Anyone is invited from visiting medical students, medical assistants, trainees, and senior physicians. A typical lunch finds people from all stages of life and experience. The attraction is not the food, but the fellowship. Time spent together at lunch is an investment that makes us much happier and more productive at work, and often leads to fun as well. For example, a vigorous lunchtime discussion about whether brownies made from a boxed mix could ever rival the homemade variety inspired us to hold a brownie bake-off at our annual holiday party. Our lunch group now meets outside of work for activities such as apple-picking and hiking with our families too. We feel part of a passionate and supportive community.
Although we do not delve into serious academic topics, daily lunch break is a keystone habit that has downstream effects on learning, research, and clinical collaborations. We provide each other with individualized personal and professional advice and feedback. Research projects naturally emanated from casual lunch conversations. We discuss law and advocacy topics related to our practice and career planning.
We challenge doctors who are reading this to reclaim their lunch breaks and try to eat regularly with colleagues. In an era of increased technology use, administrative burdens, and burnout, we hope that our positive lunch experience inspires others to regroup over scheduled mid-day meals.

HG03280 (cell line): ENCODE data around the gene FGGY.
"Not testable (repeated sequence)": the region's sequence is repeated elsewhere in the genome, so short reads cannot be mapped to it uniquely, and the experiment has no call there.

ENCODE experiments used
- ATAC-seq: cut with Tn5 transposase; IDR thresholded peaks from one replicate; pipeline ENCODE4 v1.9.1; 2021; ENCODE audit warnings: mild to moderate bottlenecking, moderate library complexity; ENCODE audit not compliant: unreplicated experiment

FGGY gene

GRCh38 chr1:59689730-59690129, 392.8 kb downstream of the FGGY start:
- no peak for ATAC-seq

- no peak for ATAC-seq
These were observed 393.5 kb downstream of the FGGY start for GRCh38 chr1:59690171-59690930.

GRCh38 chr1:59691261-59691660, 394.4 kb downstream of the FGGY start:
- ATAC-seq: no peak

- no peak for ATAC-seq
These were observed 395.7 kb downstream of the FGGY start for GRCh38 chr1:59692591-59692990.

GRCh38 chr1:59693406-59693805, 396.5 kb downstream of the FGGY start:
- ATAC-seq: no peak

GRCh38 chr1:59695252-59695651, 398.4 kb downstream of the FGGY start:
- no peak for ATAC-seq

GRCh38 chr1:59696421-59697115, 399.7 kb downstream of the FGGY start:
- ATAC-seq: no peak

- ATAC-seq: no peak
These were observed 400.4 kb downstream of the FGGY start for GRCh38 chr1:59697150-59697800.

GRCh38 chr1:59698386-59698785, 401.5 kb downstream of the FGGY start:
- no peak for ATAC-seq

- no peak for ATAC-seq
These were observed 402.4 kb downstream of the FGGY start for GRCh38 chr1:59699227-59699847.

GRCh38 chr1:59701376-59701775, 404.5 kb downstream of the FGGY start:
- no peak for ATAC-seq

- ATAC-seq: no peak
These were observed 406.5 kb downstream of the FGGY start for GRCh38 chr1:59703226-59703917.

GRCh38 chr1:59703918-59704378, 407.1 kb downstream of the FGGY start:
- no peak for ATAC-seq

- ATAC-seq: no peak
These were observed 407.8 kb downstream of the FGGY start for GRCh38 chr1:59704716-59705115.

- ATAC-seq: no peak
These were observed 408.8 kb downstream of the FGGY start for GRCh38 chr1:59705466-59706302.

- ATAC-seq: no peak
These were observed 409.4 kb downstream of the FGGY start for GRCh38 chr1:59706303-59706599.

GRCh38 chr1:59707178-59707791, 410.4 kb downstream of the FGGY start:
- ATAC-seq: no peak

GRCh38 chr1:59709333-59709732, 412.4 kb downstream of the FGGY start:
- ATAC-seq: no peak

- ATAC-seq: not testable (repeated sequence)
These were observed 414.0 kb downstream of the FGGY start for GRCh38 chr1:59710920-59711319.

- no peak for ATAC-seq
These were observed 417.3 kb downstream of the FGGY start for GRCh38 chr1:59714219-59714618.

The BMJ’s #GiveUsABreak wellbeing campaign calls for doctors to be given “the breaks that they need for their wellbeing and for patient safety.” Even short breaks are good, but we suggest that lunch breaks are best. Join us and others who have found that sharing a meal with colleagues can “make a good day great and a bad day better.” We’d like to see your lunch pictures, so tweet to us @bmj_latest and @GrahamHeadache using the hashtags #GiveUsABreak and #GiveUsALunchBreak.
Elizabeth Loder is head of research, The BMJ, chief of the Division of Headache and Pain in the Department of Neurology at the Brigham and Women’s/Faulkner Hospitals in Boston, and professor of neurology at Harvard Medical School. Twitter: @eloder
Paul Rizzoli is an assistant professor of neurology at Harvard Medical School and the clinical director of the Graham Headache Center at the Brigham and Women’s/ Faulkner Hospital in Boston. Twitter: @paulrizzolimd
Competing interests: None declared.
|The BMJ is calling for doctors to be able to take the breaks that they need for their wellbeing and for patient safety. You can follow our work at https://www.bmj.com/wellbeing and take part in the campaign by sharing your examples of where things are changing for the better or where more work needs to be done through social media using #giveusabreak.